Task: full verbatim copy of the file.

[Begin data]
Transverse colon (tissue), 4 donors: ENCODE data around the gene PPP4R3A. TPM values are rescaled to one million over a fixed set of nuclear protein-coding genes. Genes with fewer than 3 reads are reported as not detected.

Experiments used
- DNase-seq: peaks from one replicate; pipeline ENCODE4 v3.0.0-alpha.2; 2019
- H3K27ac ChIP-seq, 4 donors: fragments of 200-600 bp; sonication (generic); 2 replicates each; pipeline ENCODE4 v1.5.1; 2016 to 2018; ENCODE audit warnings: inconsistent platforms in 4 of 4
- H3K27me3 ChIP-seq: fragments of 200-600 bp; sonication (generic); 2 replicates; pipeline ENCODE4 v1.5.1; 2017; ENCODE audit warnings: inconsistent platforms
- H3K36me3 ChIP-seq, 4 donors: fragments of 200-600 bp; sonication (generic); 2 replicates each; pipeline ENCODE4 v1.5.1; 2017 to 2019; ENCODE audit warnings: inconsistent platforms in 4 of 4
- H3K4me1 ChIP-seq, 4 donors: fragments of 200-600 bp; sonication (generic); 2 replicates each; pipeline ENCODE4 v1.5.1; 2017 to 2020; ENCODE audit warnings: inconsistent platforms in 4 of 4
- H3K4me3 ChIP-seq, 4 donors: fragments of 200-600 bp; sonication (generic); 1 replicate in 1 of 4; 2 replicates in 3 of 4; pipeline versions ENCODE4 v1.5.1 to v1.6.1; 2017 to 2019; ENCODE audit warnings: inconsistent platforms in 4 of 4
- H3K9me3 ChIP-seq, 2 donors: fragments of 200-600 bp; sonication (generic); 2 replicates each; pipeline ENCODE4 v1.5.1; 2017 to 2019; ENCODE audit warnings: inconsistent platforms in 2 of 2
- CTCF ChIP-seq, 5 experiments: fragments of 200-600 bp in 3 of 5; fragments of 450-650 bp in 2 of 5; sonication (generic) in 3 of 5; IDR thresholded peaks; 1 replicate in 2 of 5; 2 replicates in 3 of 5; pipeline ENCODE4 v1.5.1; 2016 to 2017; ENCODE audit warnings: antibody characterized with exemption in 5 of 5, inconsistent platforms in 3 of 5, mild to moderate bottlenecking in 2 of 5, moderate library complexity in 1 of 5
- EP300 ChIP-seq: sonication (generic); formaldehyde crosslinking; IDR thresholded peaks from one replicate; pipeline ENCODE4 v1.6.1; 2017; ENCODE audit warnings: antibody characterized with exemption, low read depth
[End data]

Transverse colon (tissue), 4 donors: ENCODE data around the gene PPP4R3A. TPM values are rescaled to one million over a fixed set of nuclear protein-coding genes. Genes with fewer than 3 reads are reported as not detected.

Experiments used
- DNase-seq: peaks from one replicate; pipeline ENCODE4 v3.0.0-alpha.2; 2019
- H3K27ac ChIP-seq, 4 donors: fragments of 200-600 bp; sonication (generic); 2 replicates each; pipeline ENCODE4 v1.5.1; 2016 to 2018; ENCODE audit warnings: inconsistent platforms in 4 of 4
- H3K27me3 ChIP-seq: fragments of 200-600 bp; sonication (generic); 2 replicates; pipeline ENCODE4 v1.5.1; 2017; ENCODE audit warnings: inconsistent platforms
- H3K36me3 ChIP-seq, 4 donors: fragments of 200-600 bp; sonication (generic); 2 replicates each; pipeline ENCODE4 v1.5.1; 2017 to 2019; ENCODE audit warnings: inconsistent platforms in 4 of 4
- H3K4me1 ChIP-seq, 4 donors: fragments of 200-600 bp; sonication (generic); 2 replicates each; pipeline ENCODE4 v1.5.1; 2017 to 2020; ENCODE audit warnings: inconsistent platforms in 4 of 4
- H3K4me3 ChIP-seq, 4 donors: fragments of 200-600 bp; sonication (generic); 1 replicate in 1 of 4; 2 replicates in 3 of 4; pipeline versions ENCODE4 v1.5.1 to v1.6.1; 2017 to 2019; ENCODE audit warnings: inconsistent platforms in 4 of 4
- H3K9me3 ChIP-seq, 2 donors: fragments of 200-600 bp; sonication (generic); 2 replicates each; pipeline ENCODE4 v1.5.1; 2017 to 2019; ENCODE audit warnings: inconsistent platforms in 2 of 2
- CTCF ChIP-seq, 5 experiments: fragments of 200-600 bp in 3 of 5; fragments of 450-650 bp in 2 of 5; sonication (generic) in 3 of 5; IDR thresholded peaks; 1 replicate in 2 of 5; 2 replicates in 3 of 5; pipeline ENCODE4 v1.5.1; 2016 to 2017; ENCODE audit warnings: antibody characterized with exemption in 5 of 5, inconsistent platforms in 3 of 5, mild to moderate bottlenecking in 2 of 5, moderate library complexity in 1 of 5
- EP300 ChIP-seq: sonication (generic); formaldehyde crosslinking; IDR thresholded peaks from one replicate; pipeline ENCODE4 v1.6.1; 2017; ENCODE audit warnings: antibody characterized with exemption, low read depth